Are We Making AI Inefficient by Molding It to Human Thinking?
See whether we are making AI inefficient by molding it to human thinking.
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Artificial Intelligence (AI) continues to make leaps and bounds in terms of innovation and results. Recent developments in AI and the technology behind it have certainly surprised a lot of stakeholders, including AI researchers themselves. AI has grown to be a very capable entity, affecting everything from our social media feeds and what we watch on Netflix to bigger solutions like smart cities.
On a smaller scale, AI implementation for customers — end users — is gaining a lot of traction. Google, for instance, wowed everyone with Google Duplex. AWS is ramping up its AI research too. Cloud service providers like Amazon are making GPU-intensive instances available to more AI researchers.
AI development isn’t without its challenges. One of the biggest and most recent questions asked by AI researchers is whether we are making AI inefficient by molding it to human thinking. There are some interesting problems that triggered this question too.
Machine Learning and Artificial Intelligence
Before we dive into those questions, however, we need to take a look at the basic concepts of artificial intelligence. AI learns about data streams through machine learning. There is one important point to understand here: AI doesn’t have the ability to process information without learning.
Human input is still needed at different stages of machine learning. When a vision AI needs to learn about how to differentiate male from female, it needs data streams fed to it manually by human operators. Those data streams, usually containing thousands of photos or videos with parameters attached to them, aren’t always neutral.
The only difference is that AI doesn’t always require a predetermined set of parameters to start learning. It can process data streams independently, find similarities and patterns along the way, and then make decisions based on what it has learned from those data streams.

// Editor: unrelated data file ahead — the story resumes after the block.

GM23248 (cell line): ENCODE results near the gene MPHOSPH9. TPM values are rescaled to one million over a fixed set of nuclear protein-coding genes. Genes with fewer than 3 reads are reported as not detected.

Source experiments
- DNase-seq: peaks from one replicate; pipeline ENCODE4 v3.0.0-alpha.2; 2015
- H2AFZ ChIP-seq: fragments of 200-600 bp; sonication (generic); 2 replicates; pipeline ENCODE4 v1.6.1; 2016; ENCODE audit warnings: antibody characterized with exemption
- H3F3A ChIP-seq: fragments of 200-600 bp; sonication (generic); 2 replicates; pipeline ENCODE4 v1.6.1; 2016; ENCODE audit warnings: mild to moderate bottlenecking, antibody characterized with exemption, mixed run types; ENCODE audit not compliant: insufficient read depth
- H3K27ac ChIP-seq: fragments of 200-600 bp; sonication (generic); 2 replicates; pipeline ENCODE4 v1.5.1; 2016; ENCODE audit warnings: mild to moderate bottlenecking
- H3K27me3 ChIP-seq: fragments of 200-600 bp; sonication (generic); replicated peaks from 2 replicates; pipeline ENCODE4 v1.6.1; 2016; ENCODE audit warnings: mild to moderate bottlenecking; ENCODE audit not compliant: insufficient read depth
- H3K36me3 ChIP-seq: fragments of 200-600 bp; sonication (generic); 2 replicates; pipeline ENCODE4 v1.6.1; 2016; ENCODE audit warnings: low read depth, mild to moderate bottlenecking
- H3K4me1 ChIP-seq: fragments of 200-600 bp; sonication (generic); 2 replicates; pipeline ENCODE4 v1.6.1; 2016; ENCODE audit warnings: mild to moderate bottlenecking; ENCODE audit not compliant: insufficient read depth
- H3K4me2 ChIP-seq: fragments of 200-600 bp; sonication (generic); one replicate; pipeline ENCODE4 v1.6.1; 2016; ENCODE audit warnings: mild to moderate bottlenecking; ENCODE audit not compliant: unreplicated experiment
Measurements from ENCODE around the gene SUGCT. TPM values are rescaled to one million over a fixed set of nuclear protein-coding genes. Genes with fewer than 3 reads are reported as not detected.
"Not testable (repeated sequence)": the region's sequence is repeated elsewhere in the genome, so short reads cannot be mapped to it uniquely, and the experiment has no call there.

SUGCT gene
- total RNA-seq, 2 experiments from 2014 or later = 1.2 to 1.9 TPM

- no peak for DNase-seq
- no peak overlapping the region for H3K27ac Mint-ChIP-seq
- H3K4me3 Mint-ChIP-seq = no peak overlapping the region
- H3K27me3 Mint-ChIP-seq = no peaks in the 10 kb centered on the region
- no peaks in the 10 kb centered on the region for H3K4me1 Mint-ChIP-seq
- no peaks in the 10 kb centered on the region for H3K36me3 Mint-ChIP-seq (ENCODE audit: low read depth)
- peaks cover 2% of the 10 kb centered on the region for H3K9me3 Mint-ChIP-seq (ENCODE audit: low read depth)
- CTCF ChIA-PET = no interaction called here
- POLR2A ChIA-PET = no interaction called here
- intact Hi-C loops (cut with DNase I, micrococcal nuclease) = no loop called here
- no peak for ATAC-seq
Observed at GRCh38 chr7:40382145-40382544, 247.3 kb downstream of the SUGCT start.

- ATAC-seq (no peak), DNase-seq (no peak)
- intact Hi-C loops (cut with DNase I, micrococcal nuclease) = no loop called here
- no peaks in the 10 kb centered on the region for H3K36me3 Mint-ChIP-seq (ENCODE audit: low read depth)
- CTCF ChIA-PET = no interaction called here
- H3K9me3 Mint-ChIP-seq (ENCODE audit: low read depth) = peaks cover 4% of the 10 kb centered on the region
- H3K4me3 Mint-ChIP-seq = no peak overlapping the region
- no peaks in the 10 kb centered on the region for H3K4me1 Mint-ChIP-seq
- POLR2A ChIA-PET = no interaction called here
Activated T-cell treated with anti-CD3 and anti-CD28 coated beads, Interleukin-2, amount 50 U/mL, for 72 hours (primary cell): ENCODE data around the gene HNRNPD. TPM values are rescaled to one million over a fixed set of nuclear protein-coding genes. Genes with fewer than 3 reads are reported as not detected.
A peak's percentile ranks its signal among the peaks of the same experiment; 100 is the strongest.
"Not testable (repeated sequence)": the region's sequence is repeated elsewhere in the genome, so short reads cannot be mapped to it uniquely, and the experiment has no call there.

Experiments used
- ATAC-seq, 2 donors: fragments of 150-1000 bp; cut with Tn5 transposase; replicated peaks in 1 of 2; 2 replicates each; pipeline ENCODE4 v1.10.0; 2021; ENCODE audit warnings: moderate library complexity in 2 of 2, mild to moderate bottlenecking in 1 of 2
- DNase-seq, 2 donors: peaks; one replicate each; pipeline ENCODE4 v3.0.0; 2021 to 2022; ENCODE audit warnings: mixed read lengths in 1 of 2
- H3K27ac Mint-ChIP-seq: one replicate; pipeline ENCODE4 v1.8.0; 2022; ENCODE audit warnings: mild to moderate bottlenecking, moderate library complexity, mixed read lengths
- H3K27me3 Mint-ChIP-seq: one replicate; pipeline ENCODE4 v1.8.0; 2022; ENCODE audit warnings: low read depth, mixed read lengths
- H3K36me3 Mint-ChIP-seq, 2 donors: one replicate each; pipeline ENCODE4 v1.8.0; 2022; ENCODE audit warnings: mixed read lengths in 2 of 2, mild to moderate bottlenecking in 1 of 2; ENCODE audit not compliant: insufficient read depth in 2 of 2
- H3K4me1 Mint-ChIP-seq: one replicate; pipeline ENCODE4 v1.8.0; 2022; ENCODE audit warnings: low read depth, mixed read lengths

Deep learning takes the process a step further by enabling independent learning in a more continuous and manageable way. Rather than requiring relevant data streams for each implementation, deep learning allows AI to implement the parameters and patterns it has learned from other applications to new problems.
Machines Thinking Dynamically
The components mentioned earlier — machine learning and deep learning — make it possible for artificial intelligence to think beyond the confines of its programming. Combined with neural networks — a network of computers designed to mimic the human brain — AI can branch out to new implementations and work on solutions to more problems.
It is basically machine thinking in a dynamic way, similar to how we think in a dynamic way. The nature of machine learning — which requires human input — makes AI learn things in a similar way as us humans, albeit at a much faster rate.
So, is AI operating in an inefficient way because it mimics how humans think? Does our approach to developing artificial intelligence restrict how it can grow? Answering this question is not as easy as it seems.
When fed with data streams containing creativity, AI can learn about human creativity. In fact, we already have AI entities capable of creating art, solving problems in a more unrestricted way, and even mimicking the way we communicate with each other. The demo of Google Duplex using fillers like “uhm” and “ah” in an AI conversation over the phone with a local business was incredible indeed. However, the approach also has a downside.
Bias In AI
That brings us to our next point: how AI is becoming biased in the way humans are. Since the learning process of artificial intelligence entities begins with human operators feeding data streams for learning purposes, AI entities develop biases based on the data streams they study.
Experts believe that there are two sources of bias AI: biased learning data and a biased data gathering process. Biased learning data is closely tied to the human operators developing AI entities. This is a problem that is both easy and difficult to fix. For the AI to be neutral, the human operators assisting its learning process need to be neutral. Unfortunately, people are rarely neutral, and even the slightest bias gets amplified over time.
The second source, biased data gathering, is even more complex. This is because AI and human operators cannot fully realize the presence of bias as they collect more data. Similar to the previous issue, a slight taint in method or view gets amplified over time. Yes, AI learns in a dynamic way, but it still follows a pattern one way or another.
That brings us to what experts now believe as the norm for AI development: AI cannot be neutral. Yes, AI should be neutral, but every component of its learning process needs to be neutral (and ideal). This isn’t a learning process that can be achieved at this point.
Will this bias — the fact that AI is mimicking human thinking — affect the growth of AI? My personal belief in answer to that question is no. After all, we’re already so far ahead of what many believed was possible. More breakthroughs will surprise us in the near future.
Published at DZone with permission of Narendar Nallamala. See the original article here.
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